Using hostile, warlike metaphors to describe cancer may make patients less likely to take steps toward certain treatments, new research suggests.
The study, which will be published in the January issue of the Personality and Social Psychology Bulletin, found that patients are less likely to engage in important limiting behaviors, like reducing smoking and cutting back on red meat, when researchers associated cancer with words like “hostile” and “fight.” In fact, the study shows that war metaphors do not make patients any more likely to seek more aggressive treatment.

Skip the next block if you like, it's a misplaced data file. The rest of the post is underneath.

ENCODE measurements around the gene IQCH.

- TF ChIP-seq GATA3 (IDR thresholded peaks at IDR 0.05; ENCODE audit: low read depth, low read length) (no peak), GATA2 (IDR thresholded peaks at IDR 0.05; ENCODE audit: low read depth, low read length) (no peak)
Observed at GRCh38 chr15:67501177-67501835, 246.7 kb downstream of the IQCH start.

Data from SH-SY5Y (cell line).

“When you frame cancer as an enemy, that forces people to think about active engagement and attack behaviors as a way to effectively deal with cancer,” says David Hauser, who led the study. “That dampens how much people think about much they should limit and restrain themselves.”
In earlier research, investigators found that war metaphors can lead to…
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